Introduction
 
Since potent antiretroviral therapy (ART) became available, HIV-related mortality has been steadily decreasing in high-income countries [1]. Compared with the general population, the relative risk of death is no longer elevated in French HIV-infected individuals successfully treated with ART [2]. As a direct consequence, the HIV-infected population in care is ageing. In France, the percentage of HIV-infected patients 50 years of age or older increased from 8.5 to 42% for men and from 6 to 27% for women between 2003 and 2012 [2]. Moreover, this ageing population is diverse, including patients diagnosed while ageing and patients diagnosed many years ago and ageing with HIV infection [3].
 
A North American study found that multi-morbidity was present in 65% of HIV-infected patients [4], and, as in the general population, multiple chronic conditions accumulated with increasing age [5]. Because of this comorbidity, a wide variety of drugs (e.g. antidepressants or statins) are prescribed along with antiretroviral drugs. However, the combination of these drugs produces a high potential for drug-drug interactions (DDIs) that may result in either loss of efficacy or increased toxicity of the respective drugs. In a recent Spanish study, 292 potential DDIs were found in 268 patients, mainly involving boosted protease inhibitors (bPIs), benzodiazepines, nonsteroidal anti-inflammatory drugs, nonnucleoside reverse transcriptase inhibitors (NNRTIs), corticosteroids, proton pump inhibitors and antithrombotics [6]. In the same study, it was found that clinically significant interactions were strongly related to the use of ritonavir-boosted PIs because of the mixed inducer/inhibitor effects of ritonavir on different cytochrome P450 pathways [7]. Thus, an important issue in the future will be the optimal management of multi-morbidity and multidrug exposure [8]. Integrase strand transfer inhibitors (INSTIs), a new well-tolerated ART class with metabolic properties driving few DDIs [9, 10], at least for those who do not need a pharmacological booster, have recently become available and their use may be beneficial in the ageing population to avoid DDIs.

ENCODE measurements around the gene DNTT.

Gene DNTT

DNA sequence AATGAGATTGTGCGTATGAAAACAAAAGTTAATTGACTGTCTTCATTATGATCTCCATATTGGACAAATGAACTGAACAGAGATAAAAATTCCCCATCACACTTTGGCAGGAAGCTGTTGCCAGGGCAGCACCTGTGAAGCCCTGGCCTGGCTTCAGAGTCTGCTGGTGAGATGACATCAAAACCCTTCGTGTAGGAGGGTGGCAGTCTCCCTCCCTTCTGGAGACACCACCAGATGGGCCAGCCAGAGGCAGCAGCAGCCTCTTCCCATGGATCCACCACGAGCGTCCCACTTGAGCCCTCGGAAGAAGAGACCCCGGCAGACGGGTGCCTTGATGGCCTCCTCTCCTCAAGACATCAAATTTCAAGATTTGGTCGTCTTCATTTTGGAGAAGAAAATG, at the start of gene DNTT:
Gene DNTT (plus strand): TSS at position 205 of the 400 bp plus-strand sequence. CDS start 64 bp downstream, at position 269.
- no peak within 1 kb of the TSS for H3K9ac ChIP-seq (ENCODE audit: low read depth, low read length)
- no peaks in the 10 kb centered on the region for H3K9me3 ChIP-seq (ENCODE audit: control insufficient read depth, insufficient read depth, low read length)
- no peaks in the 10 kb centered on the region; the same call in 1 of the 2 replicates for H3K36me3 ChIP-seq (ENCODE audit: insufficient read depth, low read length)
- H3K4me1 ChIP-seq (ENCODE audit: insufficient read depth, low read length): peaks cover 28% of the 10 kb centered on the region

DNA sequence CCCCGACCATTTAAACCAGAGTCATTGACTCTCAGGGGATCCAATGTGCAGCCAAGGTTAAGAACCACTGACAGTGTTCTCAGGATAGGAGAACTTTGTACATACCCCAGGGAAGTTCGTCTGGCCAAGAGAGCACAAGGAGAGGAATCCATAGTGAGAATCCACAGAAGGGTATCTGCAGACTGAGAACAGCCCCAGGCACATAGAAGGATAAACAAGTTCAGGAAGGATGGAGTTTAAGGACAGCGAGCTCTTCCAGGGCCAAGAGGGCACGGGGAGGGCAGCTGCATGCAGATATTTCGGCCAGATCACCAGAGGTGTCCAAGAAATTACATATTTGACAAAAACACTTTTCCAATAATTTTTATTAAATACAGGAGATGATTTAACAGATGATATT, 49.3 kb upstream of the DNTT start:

Using a large prospective French database, we described the ageing population, the prevalence of various comorbidities and the prescription of comedications, and the choice of ART regimens.
 
Discussion
 
In this large prospective cohort of French patients living with HIV, comorbidity was frequent. In the ageing population with a long HIV history, 62.1% of patients had at least one comorbidity. Dyslipidaemia, hypertension and depression were the most frequent comorbidities. Coprescriptions were similarly frequent, with 71% of the ageing population with a long HIV history receiving at least one drug class concomitant to ART, and as many as 10% of them receiving five or more drug classes. Psychiatric agents (including hypnotics) and cardiovascular drugs were the most commonly coprescribed drug classes.
 
Protease inhibitor-based ART was less frequently prescribed in ageing patients and in patients with comorbidity and coprescriptions; nevertheless, it was still used in approximately 30% in each group. INSTIs were used more frequently in patients with multiple comorbidities and comedications. Although we cannot draw any inferences from this cross-sectional study, the findings emphasize that this class is often preferd when DDIs are of concern.